Traditional pension. Traditional pensions generally provide a steady stream of payments over the lifetime of the retiree and are also required to provide payments to a surviving spouse. However, more than a third of married households with pensions opted not to receive a spousal survivor benefit, often to get higher monthly payments, the GAO found. A worker who wishes to opt out of the spousal coverage needs written consent from the spouse. Some pension plans also give workers the option to take lump-sum cash payments instead of lifetime payments, which allows them greater freedom to spend or invest the money, but also results in the loss of the security of guaranteed monthly payments in old age.
401(k)s. Dual-earner couples who both have 401(k)s at work can defer income tax on twice as much cash as single people. Couples who are only able to save a limited amount can decide whose 401(k) has the better employer contributions and focus their savings efforts there. But getting matches from both employers is even better. Between 1992 and 2010, married women's contributions to retirement accounts increased from 20 percent to 38 percent, on average, according to a GAO analysis of Federal Reserve data. And among dual-earner households ages 55 to 64 with 401(k)s or similar types of accounts, wives contributed an average of 44 percent of the household's deposits in retirement accounts.
Spouses are generally the default beneficiary of a 401(k) account balance upon the death of the account owner, and spouses typically need to sign off on any alternative beneficiary.
IRAs. Married couples have different income limits than individuals when it comes to their ability to make tax-deductible IRA contributions if they also have retirement accounts at work. The tax deduction for traditional IRA contributions is phased out for married couples with a modified adjusted gross income between $96,000 and $116,000, compared to between $60,000 and $70,000 for individuals. An investor who doesn't have a workplace retirement account but is married to someone who does can claim the tax deduction until the couple's income is between $181,000 and $191,000 in 2014. The AGI phaseout range for Roth IRAs is $181,000 to $191,000 for married couples and $114,000 to $129,000 for singles.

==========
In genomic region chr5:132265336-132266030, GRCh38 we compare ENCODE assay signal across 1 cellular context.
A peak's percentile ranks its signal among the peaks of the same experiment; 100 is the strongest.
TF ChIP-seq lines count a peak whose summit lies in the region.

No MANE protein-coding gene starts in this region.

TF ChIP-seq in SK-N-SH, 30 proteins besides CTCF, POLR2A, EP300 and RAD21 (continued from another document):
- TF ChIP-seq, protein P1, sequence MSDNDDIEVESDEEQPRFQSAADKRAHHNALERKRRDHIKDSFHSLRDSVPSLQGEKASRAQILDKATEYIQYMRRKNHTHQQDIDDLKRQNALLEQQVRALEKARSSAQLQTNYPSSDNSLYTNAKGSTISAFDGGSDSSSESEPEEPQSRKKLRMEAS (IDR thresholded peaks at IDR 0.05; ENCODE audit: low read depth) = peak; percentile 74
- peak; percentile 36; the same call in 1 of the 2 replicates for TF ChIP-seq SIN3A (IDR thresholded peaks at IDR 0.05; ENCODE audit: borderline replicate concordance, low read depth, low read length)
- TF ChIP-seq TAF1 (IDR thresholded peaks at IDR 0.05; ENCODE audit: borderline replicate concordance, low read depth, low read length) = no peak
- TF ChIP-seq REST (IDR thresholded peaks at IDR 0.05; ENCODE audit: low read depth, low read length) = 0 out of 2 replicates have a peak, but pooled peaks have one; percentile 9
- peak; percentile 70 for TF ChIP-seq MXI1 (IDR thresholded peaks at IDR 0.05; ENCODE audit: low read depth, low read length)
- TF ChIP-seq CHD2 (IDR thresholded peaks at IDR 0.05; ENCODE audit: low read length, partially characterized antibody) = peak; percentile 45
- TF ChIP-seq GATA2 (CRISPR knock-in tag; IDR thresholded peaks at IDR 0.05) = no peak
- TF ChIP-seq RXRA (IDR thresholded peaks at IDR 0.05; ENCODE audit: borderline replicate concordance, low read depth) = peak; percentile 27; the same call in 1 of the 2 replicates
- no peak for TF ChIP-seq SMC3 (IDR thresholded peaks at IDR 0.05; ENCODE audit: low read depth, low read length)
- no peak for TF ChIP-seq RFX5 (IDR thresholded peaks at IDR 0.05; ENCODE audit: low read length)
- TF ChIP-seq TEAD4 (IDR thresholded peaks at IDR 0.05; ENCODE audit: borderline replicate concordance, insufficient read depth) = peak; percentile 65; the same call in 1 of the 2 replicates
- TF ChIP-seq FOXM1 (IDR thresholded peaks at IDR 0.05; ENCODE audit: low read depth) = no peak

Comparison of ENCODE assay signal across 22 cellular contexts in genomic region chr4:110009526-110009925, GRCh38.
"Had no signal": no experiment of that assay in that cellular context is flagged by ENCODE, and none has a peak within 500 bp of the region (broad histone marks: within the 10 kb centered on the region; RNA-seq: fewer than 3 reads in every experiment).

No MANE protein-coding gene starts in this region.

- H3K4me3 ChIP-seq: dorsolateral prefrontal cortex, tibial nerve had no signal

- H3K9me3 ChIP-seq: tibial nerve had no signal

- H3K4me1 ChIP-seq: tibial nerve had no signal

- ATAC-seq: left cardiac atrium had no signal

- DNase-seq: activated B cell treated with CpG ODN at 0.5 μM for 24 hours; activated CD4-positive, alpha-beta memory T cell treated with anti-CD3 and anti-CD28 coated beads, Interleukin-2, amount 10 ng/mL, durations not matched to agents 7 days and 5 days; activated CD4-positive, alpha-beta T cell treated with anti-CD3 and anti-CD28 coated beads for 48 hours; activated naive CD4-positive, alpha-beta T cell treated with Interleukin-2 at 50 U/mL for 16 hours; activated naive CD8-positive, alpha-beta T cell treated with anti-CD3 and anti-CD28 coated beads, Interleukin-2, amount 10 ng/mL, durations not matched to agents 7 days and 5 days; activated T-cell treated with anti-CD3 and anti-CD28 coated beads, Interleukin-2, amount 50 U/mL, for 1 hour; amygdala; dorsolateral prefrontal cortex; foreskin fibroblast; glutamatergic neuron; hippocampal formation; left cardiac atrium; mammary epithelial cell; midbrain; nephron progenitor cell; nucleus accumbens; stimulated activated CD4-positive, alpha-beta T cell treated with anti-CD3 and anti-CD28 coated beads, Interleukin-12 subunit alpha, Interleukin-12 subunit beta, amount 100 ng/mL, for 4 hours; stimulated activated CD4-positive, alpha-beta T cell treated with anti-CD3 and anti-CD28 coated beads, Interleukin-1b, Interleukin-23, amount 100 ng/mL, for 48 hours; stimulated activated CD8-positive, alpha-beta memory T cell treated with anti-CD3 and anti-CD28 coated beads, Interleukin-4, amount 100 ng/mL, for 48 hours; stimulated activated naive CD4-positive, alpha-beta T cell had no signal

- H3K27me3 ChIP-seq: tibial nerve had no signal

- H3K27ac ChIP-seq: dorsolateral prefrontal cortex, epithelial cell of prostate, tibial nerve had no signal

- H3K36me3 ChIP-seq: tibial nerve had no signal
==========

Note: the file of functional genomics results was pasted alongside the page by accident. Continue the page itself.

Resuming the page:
Spouses who inherit an IRA are able to treat it as their own and roll it into their own retirement account, an option other beneficiaries don't have. "If it's your spouse, you have a choice of either rolling it over as your own IRA or keeping it as a separate IRA and taking required minimum distributions based upon when your deceased spouse would have turned 70½," says Bernie Strout, a certified financial planner for Gitterman & Associates Wealth Management in Iselin, N.J. Putting the money in their own account allows spouses to continue to defer taxes on it until they withdraw the money. However, IRA account owners are not required to name their spouse the beneficiary of the account and are free to make withdrawals from the account without spousal consent.
Emily Brandon is the senior editor for Retirement at U.S. News. You can contact her on Twitter @aiming2retire, circle her on Google Plus or email her at firstname.lastname@example.org.